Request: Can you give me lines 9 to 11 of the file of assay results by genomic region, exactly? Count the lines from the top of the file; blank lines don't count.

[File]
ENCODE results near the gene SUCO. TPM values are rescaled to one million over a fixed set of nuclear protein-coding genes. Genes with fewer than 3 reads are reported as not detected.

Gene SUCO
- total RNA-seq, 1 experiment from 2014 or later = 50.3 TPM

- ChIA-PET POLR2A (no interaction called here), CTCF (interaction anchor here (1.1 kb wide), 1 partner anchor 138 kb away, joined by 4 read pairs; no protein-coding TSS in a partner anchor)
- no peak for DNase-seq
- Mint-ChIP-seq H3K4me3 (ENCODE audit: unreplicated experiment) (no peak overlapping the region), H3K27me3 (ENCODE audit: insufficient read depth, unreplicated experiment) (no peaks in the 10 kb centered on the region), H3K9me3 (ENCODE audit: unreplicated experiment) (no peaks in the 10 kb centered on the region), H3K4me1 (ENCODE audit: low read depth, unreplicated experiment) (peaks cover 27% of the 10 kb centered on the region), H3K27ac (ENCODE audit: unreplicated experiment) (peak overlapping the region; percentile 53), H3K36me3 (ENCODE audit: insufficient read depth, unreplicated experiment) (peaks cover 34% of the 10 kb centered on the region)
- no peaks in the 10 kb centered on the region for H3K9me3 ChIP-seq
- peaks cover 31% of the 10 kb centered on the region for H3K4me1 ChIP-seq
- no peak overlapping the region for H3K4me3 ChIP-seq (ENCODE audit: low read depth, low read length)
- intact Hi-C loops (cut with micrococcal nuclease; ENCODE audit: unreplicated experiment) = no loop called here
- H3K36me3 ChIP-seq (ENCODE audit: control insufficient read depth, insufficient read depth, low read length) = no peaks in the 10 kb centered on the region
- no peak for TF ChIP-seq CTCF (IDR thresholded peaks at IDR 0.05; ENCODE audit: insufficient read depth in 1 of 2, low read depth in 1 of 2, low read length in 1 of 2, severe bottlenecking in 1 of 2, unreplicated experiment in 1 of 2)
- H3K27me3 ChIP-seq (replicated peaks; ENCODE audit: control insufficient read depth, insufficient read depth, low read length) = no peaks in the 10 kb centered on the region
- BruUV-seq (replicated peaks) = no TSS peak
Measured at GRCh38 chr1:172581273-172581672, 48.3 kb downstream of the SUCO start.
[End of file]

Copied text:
- no peak overlapping the region for H3K4me3 ChIP-seq (ENCODE audit: low read depth, low read length)
- intact Hi-C loops (cut with micrococcal nuclease; ENCODE audit: unreplicated experiment) = no loop called here
- H3K36me3 ChIP-seq (ENCODE audit: control insufficient read depth, insufficient read depth, low read length) = no peaks in the 10 kb centered on the region